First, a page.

State of the World’s Mothers and Their Babies
“Where I come from people do not celebrate the birth of their babies -- they wait to name their babies for seven days.” ~ Dr Kim Eva Dickson, Senior Adviser, Maternal and Newborn Health, UNICEF
Last week, Save the Children released its annual State of the World’s Mothers report. The report uses the “latest data on health, education, economic resources and political participation, ranking 176 countries to show where it is the best place to be a mom and the toughest place to be a mom. As Melinda Gates says in the report’s introduction, “Any report on the state of the world’s mothers is by definition a report on the state of the world.”
The 2013 Mothers’ Index ranked the US as the 30th best place to be a mother in the world, behind many European nations, largely due to the number of newborn deaths. The countries in the bottom 10 spots are all in Sub-Saharan Africa.
This year’s report also explored data from 186 countries to create the first Birth Day Risk Index.
Babies’ Birth Days Are Their Most Dangerous
Shockingly, more than 1 million babies die on their first day in the world.
This beautiful and touching video shows the deep connection between mothers around the world, take a minute to watch:
The report highlights the risks and solutions for babies on their first day of life. “Where I come from, people do not celebrate the birth of their babies -- they wait to name their babies for seven days.” Dr. Dickson, UNICEF’s Senior Advisor on Maternal and Newborn Health, said about traditions in her home country, Ghana. She recalled celebrating her first child’s birth with absolute jubilation, but then quickly reflecting on those remaining un-named.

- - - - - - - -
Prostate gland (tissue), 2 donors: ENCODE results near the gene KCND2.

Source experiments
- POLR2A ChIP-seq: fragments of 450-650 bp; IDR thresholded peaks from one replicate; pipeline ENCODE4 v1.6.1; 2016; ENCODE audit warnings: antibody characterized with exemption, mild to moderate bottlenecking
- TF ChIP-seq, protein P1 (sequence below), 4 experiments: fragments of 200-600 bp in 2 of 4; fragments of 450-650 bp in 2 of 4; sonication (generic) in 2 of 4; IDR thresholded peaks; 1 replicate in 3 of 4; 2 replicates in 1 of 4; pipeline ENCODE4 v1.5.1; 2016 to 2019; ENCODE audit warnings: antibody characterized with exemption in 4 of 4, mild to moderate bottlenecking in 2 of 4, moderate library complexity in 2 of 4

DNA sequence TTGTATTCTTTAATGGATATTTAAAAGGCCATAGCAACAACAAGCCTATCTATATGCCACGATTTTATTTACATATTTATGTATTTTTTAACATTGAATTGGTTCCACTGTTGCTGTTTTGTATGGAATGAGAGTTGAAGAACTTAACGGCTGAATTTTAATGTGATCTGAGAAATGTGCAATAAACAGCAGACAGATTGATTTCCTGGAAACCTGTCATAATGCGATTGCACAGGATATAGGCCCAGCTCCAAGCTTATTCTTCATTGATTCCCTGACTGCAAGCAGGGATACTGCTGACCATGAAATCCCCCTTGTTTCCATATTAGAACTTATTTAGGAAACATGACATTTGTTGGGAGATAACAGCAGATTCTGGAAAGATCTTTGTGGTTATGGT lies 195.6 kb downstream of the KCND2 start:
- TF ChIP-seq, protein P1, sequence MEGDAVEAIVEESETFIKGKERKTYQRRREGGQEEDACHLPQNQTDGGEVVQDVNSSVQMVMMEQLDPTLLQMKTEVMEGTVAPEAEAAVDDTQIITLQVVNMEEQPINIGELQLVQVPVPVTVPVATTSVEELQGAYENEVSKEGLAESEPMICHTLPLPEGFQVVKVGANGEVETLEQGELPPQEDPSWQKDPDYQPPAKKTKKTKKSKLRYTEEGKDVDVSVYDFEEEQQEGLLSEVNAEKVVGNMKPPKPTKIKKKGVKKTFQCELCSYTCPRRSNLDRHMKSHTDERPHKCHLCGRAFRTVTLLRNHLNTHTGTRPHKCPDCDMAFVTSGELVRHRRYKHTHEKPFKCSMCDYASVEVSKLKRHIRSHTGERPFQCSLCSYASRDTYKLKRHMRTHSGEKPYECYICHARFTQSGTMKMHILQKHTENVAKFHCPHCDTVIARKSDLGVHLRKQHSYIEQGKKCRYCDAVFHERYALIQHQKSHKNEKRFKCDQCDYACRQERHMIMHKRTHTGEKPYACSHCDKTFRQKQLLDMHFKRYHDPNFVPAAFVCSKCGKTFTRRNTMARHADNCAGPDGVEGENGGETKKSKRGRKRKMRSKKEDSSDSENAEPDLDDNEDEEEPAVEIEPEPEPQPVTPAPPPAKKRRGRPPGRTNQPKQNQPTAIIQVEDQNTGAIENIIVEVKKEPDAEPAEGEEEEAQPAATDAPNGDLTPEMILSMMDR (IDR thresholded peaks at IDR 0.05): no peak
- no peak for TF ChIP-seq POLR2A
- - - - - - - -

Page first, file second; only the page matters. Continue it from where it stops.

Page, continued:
Ambassador Dr. Mwaba Kasese-Bota from the Republic of Zambia said the Save the Children report “reveals what we have always known -- women bear the brunt of these inequalities.” She reiterated her government’s commitment to closing the gap by implementing policies for health access and affordable care while acknowledging the challenges of implementation. She called for greater investment in front line health workers. Her commitment comes with the voice of experience. “I will work on this as an Ambassador, as a doctor and as a mother. I am a mother who is part of the statistics we are hearing today.” She had twins who were born at 23 weeks. One died after four days, but the other survived and is thriving, because she was able to get access to appropriate care.
Four Low-Cost Solutions
The report highlights low-cost solutions that can help keep mothers and their newborns safe: steroid injections to help women in premature labor deliver babies with more developed lungs, antiseptic to clean umbilical cords, antibiotics for infection, and basic resuscitation equipment. These tools, along with kangaroo mother care (skin to skin carrying) and breastfeeding to help save 75 percent of these babies move beyond their first day in the world.
Take Action Challenge
What can we do? Start by joining Save the Children in protecting and increasing US funding for essential health programs that make all the difference for women and children around the world. Add your voice to this petition. And share it with a friend.
Take the ChallengeEvery 90 seconds a woman needlessly loses her life in pregnancy or childbirth. But 80% of these are preventable. Take action now:
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